Building Your Very Own BBQ When most people move into a house with a garden, one of the first things they think about is getting a barbecue. While some of us simply head off to our local ‘home and garden’ store, others are a little more ambitious, and decide to build a barbecue from scratch. This type of barbecue is usually built as a permanent fitting, as few people are sufficiently skilled in metalwork to go building their own mobile unit. Although building your own barbecue is not as straightforward as simply buying one, it doesn’t have to be as difficult as you might think. Ultimately, it depends on how elaborate you want your barbecue to be – the simplest can be put together in an afternoon, and won’t cost you very much at all. The easiest way to build your own BBQ is to make a fire pit, although it takes up quite a bit of space, so you’ll need a big garden. Before starting, it’s probably best to check that your neighbours – and even the local council – don’t have any objections to your plans, or you could get into a spot of bother and may even have to get rid of it. As soon as you’ve got the all clear it’s time to pick a spot. Make sure you don’t build your barbecue near any fences, plants or any other flammable objects, and lave a few feet of clear space around it. If you want people to be able to sit around the fire, you’ll need five or six feet all the way round. The next step is to dig the hole, which should be about four foot wide and six inches deep. In the centre of the hole, use some of the spare dirt to build a circular ‘shelf’, which should be about two feet wide and three inches tall. After that’s done, it’s time to take some cement bricks, and build a wall around the pit. It should stand around one foot high – usually two layers of brick lying side on – with a gap of around two inches between each brick, which lets the air through. Don’t use rocks to build the wall, as some may contain water or air pockets, which can cause them to explode! After that, line the inside of the pit with quick-setting sand cement, and it’s nearly ready to go. The final piece of the jigsaw is a circular grill, large enough to rest on top of the brick wall, and you’re ready to start barbecuing! If you want to go for something a bit more special, you can build your own barbecue out of bricks and cement. Choose either charcoal or gas to power it, although bear in mind that the latter will be more expensive, and will usually require a lot of specialised equipment. It’s quite dangerous to go messing around with gas unless you know what you’re doing, so don’t try and hook it up to your household gas supply unless you have the required expertise! Of course, you can pay a technician to hook it up for you, but this means spending more money. If you fancy taking on an ambitious project like this, then you need to start by swotting up on masonry. You don’t need to be a building expert to make your own brickwork barbecue, but a little basic knowledge will prevent you from making any costly mistakes. You’ll need a few ready-made metal parts to complete the project – a grill at the very least, but you could also install a spit if you fancy a spot of rotisserie cooking on your BBQs.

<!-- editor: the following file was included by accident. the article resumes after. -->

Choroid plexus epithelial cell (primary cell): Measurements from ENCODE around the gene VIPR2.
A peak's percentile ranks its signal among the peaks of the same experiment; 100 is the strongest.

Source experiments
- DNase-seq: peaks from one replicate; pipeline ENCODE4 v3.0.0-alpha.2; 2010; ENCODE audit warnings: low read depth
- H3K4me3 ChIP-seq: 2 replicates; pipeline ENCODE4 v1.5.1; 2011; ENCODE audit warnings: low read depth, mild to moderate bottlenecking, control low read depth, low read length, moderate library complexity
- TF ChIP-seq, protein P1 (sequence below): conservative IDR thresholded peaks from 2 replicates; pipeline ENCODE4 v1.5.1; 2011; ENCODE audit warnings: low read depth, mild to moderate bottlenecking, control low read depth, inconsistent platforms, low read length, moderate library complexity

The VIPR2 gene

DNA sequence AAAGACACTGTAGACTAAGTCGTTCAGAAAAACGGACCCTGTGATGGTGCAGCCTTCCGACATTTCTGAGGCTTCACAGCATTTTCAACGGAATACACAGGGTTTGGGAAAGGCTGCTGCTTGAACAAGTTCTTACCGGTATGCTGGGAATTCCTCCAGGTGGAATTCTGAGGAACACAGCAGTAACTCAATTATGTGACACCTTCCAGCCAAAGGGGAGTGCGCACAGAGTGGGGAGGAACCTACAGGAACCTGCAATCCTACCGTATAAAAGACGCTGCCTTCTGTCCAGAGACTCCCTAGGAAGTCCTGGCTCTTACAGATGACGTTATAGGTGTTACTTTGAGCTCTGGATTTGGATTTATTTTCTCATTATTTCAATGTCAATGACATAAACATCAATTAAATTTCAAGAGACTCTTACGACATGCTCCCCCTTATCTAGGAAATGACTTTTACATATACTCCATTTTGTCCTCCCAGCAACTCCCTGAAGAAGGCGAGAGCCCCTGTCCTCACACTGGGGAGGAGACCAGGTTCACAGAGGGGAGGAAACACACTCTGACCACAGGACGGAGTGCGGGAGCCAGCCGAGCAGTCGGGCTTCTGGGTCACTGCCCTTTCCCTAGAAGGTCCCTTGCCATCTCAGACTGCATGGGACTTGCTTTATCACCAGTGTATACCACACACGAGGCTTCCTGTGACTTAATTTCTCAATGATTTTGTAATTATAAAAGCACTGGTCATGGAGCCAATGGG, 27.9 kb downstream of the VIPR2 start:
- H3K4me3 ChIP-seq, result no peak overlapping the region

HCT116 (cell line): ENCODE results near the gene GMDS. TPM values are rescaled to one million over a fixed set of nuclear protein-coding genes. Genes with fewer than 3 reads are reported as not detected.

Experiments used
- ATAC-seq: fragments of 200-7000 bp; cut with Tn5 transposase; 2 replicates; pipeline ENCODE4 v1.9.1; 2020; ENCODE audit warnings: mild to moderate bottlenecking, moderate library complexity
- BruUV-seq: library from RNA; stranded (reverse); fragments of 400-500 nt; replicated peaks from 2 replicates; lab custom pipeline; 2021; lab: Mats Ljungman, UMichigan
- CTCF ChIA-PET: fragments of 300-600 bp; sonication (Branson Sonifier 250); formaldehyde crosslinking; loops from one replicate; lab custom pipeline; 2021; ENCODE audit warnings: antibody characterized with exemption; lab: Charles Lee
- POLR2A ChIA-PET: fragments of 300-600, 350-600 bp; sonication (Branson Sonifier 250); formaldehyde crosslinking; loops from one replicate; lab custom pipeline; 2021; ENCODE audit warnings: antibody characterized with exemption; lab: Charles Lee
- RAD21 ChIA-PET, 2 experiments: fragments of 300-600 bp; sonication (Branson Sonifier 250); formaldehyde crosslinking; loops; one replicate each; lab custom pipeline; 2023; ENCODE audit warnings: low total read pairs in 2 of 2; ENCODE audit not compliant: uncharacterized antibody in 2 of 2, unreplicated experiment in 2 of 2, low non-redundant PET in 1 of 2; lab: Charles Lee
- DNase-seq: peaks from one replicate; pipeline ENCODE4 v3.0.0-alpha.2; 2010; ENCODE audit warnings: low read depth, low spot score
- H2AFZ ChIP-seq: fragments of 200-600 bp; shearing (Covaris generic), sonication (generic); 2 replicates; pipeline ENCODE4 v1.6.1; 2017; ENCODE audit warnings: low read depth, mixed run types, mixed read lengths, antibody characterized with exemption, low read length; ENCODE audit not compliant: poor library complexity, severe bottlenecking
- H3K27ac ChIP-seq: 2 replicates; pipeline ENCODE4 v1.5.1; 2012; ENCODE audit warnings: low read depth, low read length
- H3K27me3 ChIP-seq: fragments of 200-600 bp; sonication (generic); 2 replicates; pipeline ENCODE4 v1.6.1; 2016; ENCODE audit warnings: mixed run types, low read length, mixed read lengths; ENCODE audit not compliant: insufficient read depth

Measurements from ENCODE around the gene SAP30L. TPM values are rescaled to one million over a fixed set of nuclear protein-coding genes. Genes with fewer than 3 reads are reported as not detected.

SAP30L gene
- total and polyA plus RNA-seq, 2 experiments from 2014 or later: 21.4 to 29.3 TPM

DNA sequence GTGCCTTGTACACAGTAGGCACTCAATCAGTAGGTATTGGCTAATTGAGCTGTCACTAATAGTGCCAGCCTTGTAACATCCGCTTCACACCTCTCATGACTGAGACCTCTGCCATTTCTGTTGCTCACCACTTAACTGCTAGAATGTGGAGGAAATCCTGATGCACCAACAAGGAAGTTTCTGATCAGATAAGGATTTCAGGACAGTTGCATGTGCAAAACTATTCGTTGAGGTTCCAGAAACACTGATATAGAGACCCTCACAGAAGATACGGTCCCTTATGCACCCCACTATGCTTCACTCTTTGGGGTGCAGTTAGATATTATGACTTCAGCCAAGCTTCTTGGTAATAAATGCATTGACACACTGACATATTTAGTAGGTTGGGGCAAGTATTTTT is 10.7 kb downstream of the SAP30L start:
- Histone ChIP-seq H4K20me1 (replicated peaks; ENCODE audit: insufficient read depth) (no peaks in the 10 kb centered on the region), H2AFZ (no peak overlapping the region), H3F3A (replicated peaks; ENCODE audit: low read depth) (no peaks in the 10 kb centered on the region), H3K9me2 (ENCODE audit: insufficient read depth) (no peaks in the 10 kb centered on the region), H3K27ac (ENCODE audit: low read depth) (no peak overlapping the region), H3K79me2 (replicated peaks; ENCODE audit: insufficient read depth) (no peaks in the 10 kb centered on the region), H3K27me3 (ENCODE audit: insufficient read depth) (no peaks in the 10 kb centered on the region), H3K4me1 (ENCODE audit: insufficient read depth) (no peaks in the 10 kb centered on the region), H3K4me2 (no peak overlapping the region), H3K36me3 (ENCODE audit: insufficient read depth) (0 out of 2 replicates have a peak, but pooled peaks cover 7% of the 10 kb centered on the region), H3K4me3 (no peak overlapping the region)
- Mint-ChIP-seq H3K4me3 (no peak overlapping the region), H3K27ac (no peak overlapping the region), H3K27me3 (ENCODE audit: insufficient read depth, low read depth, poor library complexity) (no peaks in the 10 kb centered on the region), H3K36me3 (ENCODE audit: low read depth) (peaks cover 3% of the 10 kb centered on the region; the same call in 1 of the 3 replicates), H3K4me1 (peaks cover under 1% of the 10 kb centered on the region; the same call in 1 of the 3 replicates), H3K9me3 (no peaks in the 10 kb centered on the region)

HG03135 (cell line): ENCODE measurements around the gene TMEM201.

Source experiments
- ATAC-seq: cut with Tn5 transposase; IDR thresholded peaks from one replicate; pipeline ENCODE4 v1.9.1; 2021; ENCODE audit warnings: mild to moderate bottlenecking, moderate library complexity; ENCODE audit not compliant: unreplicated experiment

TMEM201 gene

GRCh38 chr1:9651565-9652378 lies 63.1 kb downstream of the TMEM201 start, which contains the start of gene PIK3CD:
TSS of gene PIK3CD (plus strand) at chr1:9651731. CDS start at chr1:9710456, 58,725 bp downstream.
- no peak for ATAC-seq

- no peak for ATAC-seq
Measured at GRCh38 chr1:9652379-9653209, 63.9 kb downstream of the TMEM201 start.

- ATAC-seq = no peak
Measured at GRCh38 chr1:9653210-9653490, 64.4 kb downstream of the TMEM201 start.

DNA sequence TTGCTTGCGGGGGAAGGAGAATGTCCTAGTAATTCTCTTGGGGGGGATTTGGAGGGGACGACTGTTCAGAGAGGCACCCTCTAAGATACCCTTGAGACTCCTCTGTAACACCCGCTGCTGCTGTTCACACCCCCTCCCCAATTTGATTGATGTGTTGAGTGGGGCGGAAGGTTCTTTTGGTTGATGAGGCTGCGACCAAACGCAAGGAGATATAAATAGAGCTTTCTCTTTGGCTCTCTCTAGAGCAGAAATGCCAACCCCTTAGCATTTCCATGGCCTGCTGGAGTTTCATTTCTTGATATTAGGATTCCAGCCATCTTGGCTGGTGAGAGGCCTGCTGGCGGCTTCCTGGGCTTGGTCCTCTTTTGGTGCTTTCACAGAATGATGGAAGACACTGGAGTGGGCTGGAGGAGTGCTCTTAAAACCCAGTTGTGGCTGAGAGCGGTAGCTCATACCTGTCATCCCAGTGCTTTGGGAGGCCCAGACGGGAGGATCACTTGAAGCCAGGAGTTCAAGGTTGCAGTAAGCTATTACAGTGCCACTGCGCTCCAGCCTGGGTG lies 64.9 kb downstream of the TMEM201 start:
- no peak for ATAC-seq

The next thing to think about is design. Although you can go for something quite simple, it has to be able to withstand the elements, and should be easy to clean. If you’re going to install gas burners, you need to make sure that you can easily replace any faulty parts, without breaking through brickwork to get to them. Once you’ve decided on a design, pick a spot in your garden that is well ventilated. Somewhere a fair distance away from the house is a good idea, or you could end up getting smoke in the windows. Although you don’t have to be as careful as you do with an open fire pit, you should still avoid areas surrounded by shrubs, trees with overhanging branches, or anything else that looks flammable. In terms of simplicity, wood or charcoal barbecues are the easiest to build. The body of the barbecue should be brickwork, with a pit for the charcoal and a metal grate over the top. Building a back wall is a good idea, as you can then fit shelves and hooks for storing tongs, a stoker and other equipment. Also make sure you either build or buy some kind of cover, to protect the grill during autumn and winter. Gas barbecues are a little trickier, particularly if you’re intent on installing the burners and piping yourself. However, you can buy a ready made gas grill insert, that will either drop or slide into the brickwork – providing you leave enough space. This is a lot easier than trying to fit every last piece by yourself, and you’ll also be able to change it afterwards if it doesn’t work properly. Of course, you won’t know whether your project has been successful until you’re tucking into your first barbecued steak. But as long you do a bit of homework, plan ahead and don’t overstretch yourself, you should be okay. Well-designed and wellbuilt barbecues not only make for great summer parties, but can also be an attractive addition to your garden. Good luck!